Ever since high school my mom always said, “Whenever you run your first marathon, I want to run it with you!” For a long time my response was, “Well I’m never going to run a marathon so you don’t need to worry about that.” I kind of think she knew even back then that someday I would change my mind, and I did. Sometime in the spring of 2010 I got the marathon bug. I was still in my first year “back” to running, and I was experiencing faster and faster times in every race I ran. I saw others doing marathons and thought, “I bet I could do that, too.” Then I decided if I was going to run a marathon, I might as well try to qualify for Boston since that would be pretty cool to run. My mom had run it three times, so why couldn’t I do it, too? So I set my sights on the Mohawk-Hudson River Marathon in Albany, NY. It was a flat, fast course with a high percentage of Boston qualifiers. Sure enough, my mom held true to her word and immediately registered for it and began marathon training. It would be her first marathon since 2003.
We ran the race and both qualified for Boston. Even though I ran the race faster than her (finally, I have age on my side!), she is never one to be outdone. In typical “mom” fashion, she won an age group award – a huge adidas duffel bag stuffed with running goodies. Then we both traveled to Boston together and ran that one, too.
|After the 2011 Boston Marathon|
Although I’m sure I could’ve gotten training and racing advice from someone else, and I could’ve probably navigated the whole “bus ride to the start line” procedure alone, the truth is there is no one I trust more than my mom, and there’s no one who knows me better or has my best interests in mind more than her. I am so thankful she was there to guide me through my first marathon experience and also there to share my first Boston experience. She introduced me to running over 15 years ago, and although I didn’t always appreciate running or her, I am so, so, so very thankful that she introduced me to this wonderful sport and that she’s been there with me every step of the way. To my mom (on Mothers Day) – THANK YOU!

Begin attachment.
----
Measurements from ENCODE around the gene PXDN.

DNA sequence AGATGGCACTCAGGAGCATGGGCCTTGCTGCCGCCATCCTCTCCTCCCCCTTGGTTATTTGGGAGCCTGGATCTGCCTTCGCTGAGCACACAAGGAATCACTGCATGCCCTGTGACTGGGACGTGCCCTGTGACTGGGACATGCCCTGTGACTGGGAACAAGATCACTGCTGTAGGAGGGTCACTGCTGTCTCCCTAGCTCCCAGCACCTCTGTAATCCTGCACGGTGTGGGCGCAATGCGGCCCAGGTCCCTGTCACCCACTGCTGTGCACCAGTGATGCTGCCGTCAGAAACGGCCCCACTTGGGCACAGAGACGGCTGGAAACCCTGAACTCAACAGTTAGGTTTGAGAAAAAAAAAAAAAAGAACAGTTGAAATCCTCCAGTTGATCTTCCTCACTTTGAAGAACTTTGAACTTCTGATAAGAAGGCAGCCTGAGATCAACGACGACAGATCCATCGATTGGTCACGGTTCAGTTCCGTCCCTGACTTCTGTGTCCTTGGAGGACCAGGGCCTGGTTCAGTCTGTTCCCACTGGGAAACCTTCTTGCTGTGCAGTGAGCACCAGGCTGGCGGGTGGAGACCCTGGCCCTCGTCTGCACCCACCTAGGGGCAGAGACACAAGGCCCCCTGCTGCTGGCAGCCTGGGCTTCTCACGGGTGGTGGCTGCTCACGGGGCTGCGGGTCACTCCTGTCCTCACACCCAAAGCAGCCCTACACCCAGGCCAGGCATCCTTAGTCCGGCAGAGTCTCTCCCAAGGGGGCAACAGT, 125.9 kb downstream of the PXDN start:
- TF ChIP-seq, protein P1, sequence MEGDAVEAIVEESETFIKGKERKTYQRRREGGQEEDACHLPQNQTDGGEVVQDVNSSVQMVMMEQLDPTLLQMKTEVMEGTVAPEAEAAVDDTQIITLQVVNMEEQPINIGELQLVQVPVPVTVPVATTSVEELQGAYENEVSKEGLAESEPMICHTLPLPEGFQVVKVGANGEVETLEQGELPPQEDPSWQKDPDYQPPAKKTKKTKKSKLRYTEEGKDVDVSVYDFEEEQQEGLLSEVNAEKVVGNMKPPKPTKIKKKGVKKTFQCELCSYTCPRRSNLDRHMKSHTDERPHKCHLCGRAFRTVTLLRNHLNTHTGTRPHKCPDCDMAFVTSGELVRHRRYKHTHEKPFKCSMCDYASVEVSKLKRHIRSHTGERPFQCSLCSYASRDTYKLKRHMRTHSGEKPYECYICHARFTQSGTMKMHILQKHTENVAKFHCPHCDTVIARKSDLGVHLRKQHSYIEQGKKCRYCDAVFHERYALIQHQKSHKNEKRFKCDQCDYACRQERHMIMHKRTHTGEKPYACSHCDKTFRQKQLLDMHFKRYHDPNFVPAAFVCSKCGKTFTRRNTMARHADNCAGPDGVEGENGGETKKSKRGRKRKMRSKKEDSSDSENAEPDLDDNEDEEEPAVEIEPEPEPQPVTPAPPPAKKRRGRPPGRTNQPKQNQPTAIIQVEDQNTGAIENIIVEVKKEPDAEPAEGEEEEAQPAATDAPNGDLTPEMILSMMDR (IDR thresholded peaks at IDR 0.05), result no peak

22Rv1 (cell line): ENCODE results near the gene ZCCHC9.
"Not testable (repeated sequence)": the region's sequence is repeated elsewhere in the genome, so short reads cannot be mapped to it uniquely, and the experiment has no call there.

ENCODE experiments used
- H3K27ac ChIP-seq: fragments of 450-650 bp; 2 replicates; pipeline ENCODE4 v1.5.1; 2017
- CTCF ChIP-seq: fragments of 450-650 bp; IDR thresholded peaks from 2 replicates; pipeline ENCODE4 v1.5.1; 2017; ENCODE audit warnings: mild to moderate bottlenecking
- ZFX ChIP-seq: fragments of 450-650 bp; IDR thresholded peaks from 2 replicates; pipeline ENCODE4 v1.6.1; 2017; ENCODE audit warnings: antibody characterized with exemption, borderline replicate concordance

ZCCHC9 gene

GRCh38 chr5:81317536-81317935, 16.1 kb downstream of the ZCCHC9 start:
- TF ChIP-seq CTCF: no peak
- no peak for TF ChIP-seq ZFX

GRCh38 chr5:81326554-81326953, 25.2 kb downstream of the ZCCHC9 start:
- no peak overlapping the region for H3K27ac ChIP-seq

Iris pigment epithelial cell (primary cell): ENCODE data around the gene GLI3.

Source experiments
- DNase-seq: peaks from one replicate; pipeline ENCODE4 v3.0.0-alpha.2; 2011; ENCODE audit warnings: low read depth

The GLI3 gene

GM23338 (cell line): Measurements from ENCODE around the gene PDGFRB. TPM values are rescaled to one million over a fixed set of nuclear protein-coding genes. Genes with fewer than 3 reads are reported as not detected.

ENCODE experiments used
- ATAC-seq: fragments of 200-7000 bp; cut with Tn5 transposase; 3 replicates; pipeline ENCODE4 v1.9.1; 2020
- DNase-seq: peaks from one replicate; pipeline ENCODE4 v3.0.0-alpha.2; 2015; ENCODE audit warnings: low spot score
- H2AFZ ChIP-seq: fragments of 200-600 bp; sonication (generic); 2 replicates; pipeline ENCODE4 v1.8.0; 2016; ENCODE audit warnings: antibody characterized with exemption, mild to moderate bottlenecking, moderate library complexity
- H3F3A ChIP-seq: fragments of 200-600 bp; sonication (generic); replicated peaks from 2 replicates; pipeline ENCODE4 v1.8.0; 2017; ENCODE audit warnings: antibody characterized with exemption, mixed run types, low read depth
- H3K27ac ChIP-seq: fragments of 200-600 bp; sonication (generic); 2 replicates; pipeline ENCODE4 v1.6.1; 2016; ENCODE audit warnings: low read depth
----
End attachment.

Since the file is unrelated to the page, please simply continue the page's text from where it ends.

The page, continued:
Take a moment to think about who introduced you to running. Think about what your life would be like without running in it. Then take a moment to thank that person – whether in the form of an email, phone call, text, letter, or blog post. Just make sure they know that you appreciate it.
My name is Andrea Eagleman, I’m 32 years old, and I run to...try to someday beat one of my mom’s PRs. I haven’t done it yet.
ANDREA EAGLEMAN is one of Perspective's regular columnists. She is Assistant Professor of Sport Management at IUPUI and conducts research on media portrayals of athletes. She lives in Bloomington, IN and has been running for 17 years. Andrea re-entered the world of racing three years ago and enjoys various distances from the 5K to the marathon, running the Boston Marathon in 2011. Andrea won the Magnificent 7 Road Race Series Overall Female championship in 2009, 2010, and 2011. She enjoys traveling, blogging, reading, photography, and hanging out with her husband, Karl, and her cat, DC.